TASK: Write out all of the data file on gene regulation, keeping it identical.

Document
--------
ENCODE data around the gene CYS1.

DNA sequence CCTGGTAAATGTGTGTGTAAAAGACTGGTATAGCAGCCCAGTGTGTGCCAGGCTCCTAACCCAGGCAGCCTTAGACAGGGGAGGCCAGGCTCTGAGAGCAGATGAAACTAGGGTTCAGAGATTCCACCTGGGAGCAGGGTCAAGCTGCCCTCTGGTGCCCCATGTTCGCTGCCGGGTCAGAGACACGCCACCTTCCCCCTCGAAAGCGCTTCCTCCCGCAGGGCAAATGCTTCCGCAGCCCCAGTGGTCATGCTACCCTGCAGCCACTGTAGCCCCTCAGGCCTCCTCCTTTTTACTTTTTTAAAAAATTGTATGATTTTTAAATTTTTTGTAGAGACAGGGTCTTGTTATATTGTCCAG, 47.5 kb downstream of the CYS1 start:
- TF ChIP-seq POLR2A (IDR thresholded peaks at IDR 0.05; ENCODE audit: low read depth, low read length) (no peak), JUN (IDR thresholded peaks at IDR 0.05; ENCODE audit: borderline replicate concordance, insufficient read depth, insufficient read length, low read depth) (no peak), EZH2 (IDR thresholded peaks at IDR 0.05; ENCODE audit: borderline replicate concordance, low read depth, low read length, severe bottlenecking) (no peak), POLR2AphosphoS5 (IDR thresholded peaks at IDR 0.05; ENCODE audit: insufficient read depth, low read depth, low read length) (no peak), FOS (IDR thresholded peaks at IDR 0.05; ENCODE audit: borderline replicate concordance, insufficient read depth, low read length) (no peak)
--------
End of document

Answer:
ENCODE data around the gene CYS1.

DNA sequence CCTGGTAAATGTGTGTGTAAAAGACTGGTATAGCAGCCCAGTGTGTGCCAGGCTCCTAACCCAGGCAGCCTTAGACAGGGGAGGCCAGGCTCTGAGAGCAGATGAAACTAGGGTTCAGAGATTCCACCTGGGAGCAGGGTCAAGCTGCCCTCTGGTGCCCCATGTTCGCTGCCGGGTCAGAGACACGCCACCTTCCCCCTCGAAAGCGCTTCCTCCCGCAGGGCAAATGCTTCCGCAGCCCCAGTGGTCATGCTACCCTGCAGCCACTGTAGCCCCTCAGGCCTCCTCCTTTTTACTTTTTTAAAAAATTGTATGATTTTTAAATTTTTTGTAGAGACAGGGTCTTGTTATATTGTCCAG, 47.5 kb downstream of the CYS1 start:
- TF ChIP-seq POLR2A (IDR thresholded peaks at IDR 0.05; ENCODE audit: low read depth, low read length) (no peak), JUN (IDR thresholded peaks at IDR 0.05; ENCODE audit: borderline replicate concordance, insufficient read depth, insufficient read length, low read depth) (no peak), EZH2 (IDR thresholded peaks at IDR 0.05; ENCODE audit: borderline replicate concordance, low read depth, low read length, severe bottlenecking) (no peak), POLR2AphosphoS5 (IDR thresholded peaks at IDR 0.05; ENCODE audit: insufficient read depth, low read depth, low read length) (no peak), FOS (IDR thresholded peaks at IDR 0.05; ENCODE audit: borderline replicate concordance, insufficient read depth, low read length) (no peak)